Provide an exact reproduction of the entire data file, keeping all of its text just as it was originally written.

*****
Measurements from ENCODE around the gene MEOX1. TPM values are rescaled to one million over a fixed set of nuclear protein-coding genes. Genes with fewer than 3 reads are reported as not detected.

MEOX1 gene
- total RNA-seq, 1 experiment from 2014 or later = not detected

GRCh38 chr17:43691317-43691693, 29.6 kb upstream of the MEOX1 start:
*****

Measurements from ENCODE around the gene MEOX1. TPM values are rescaled to one million over a fixed set of nuclear protein-coding genes. Genes with fewer than 3 reads are reported as not detected.

MEOX1 gene
- total RNA-seq, 1 experiment from 2014 or later = not detected

GRCh38 chr17:43691317-43691693, 29.6 kb upstream of the MEOX1 start: